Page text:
Day 63, May 18, 2020


Today's deadly sin is supposed to be lust, and I have much to dwell on there, but, I need to take a pause because I just learned about a loss in our extended family. So I'll save lust for another day.

Today, I'll meditate on love. A mother's love. Love within a family. I think it is easy to take these things for granted, especially when we are young. And many times, familial love is hard to understand because it comes from such different perspectives, such different angles.

I do not know when I figured out my mother's expressions of love, except, I think it took until I was an adult, maybe even a parent myself, before I began to understand that, her admonitions when I was a child to clean up my room, were an expression of love. That her desire for me to cut my hair, was an expression of love. That her desire to have me wear nicer clothes, or eat healthier, or gain or lose weight, were all expressions of love. That she would cook for me and feed me, even when we argued, that was an expression of love.

And somewhere along the way, my mother learned to express love in what I thought were more conventional ways too, in the awkward hugs of first generation immigrants, like navigating the la bise greeting as an awkward American where you accidentally end up kissing someone on the lips who you don't really know all that well, or is the age of your mother. So, like giving or recieving expressions of affection can be complicated. 

But, it has become easier as we've gotten older and we've both learned the language of love better, have become more fluent. What I once interpreted as critique, I can now bask in as doting. And I can return the expression by asking her questions, about her life, about her cooking, about her memories of me as a child. I can engage in her stories about what she saw on the news, or read in Newsweek, or what a friend told her.

I only hope that I become as fluent at the language of love with my children as I have become with my parents, so that my flailing attempts to be a supportive parent, even the seemingly destructive ones, are understood as expressions of love. I have not always been astute at how to express myself legibly, and what emerged instead was the jerky chicken scratch of a flailing man trying to not inflict further damage.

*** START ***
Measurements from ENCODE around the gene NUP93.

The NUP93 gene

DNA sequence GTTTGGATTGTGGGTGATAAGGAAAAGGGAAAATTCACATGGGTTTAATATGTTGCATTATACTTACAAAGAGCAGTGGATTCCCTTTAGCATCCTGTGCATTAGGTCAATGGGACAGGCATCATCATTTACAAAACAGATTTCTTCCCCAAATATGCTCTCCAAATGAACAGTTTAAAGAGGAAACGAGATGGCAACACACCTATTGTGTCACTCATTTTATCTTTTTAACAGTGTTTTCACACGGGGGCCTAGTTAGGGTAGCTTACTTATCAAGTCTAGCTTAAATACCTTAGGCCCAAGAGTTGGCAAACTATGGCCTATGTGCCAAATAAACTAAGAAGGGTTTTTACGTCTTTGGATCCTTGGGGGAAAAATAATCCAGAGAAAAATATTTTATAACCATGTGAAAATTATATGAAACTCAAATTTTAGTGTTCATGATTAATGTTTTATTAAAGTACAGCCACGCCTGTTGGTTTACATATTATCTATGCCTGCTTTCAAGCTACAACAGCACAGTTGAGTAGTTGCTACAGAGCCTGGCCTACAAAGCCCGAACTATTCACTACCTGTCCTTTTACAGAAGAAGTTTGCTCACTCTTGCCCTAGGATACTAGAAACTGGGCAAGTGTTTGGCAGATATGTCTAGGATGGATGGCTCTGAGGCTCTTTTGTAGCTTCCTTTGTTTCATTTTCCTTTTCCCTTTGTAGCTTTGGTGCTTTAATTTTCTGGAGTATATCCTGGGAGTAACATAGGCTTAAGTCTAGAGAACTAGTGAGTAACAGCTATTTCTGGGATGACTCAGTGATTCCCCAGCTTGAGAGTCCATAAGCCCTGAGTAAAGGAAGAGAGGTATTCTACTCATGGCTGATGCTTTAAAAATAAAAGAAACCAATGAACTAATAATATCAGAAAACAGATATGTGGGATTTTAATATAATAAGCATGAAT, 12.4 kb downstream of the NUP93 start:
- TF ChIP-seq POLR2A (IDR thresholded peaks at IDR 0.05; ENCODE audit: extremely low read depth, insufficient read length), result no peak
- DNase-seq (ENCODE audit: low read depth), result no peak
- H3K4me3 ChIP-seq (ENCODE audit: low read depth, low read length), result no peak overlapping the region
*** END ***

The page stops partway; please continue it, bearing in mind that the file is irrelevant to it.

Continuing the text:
To die at home in the midst of a pandemic, when there is so much lonely loss all around, to pass surrounded by family, and love, and touch, and to feel the moistness of tears, that is a special thing. A lucky thing. A beautiful thing. 

I suppose there is also something beautiful about a stoic solitary death as well. A mountain top, a desert, adrift at sea. But I fear the solitary death we see around us now, where the only salvation is the degree to which medication might alleviate consciousness.

I am not really a praying man, though a friend might say everything one does is a prayer of some kind. But when I did pray, as a child, and when I do have the inclination to pray as an adult, it is not for the ones who have died, but for the ones who are left behind, to ease their suffering, to give them a sense of peace in their loss, to gift them something like the morning dew glistening on the leaves this morning, the way the plants in the garden seemed a little less homely a few days after transplanting. 

For everyone who has experienced loss in these times...
for everyone who has experienced loss,
I pray that you find a beautiful moment to encapsulate that loss,
and that you can inhabit that beautiful moment
for a little while.


Second Congregational Church in Greenfield as seen from waiting in line for the farmer's market.

From Our Friends:

From Paul Lindale, Chair of the GCC Art Dept:

Need a break from final grades? An opportunity to procrastinate? A pleasant diversion from paperwork (without the actual paper of course)? Then why not check out new the additions on pages 1-2 of the Art Department blog, Within, Without and see how our students have been living the remote life.

From the Northampton Jazz Workshop:

1. The Moss Arts Center, Virginia Tech out of Blacksburg, Virginia will air Fred Hersch's performance of “Leaves Of Grass” featuring Kurt Elling & Kate McGarry, for 3 days starting this Monday May 18th. Originally recorded April 26, 2019.

2.Saturday, May 23rd: Scullers "Living Room LIve Series" Presents Karrin Allyson - 7:30-8:30 on FB.

From National Geographic:

Today's Online Teaching Tips:

Diverse: Issues in Higher Education
Research shows that underrepresented students experience performance gaps and lower retention rates in online courses under the best of circumstances, let alone in a global pandemic. But remote education experts have highlighted a possible silver lining. Online education provides new ways to identify students at risk of dropping out and opportunities to offer targeted supports

Puddle in the Montague Sand Plains this weekend.
Meeting the challenge of providing special ed. remotely
With school buildings closed and remote learning in place for the rest of the school year, here is a look at how Franklin County school districts are handling the challenge of providing services to students with special needs.Frontier and Union 38 regional school districts School officials have said...


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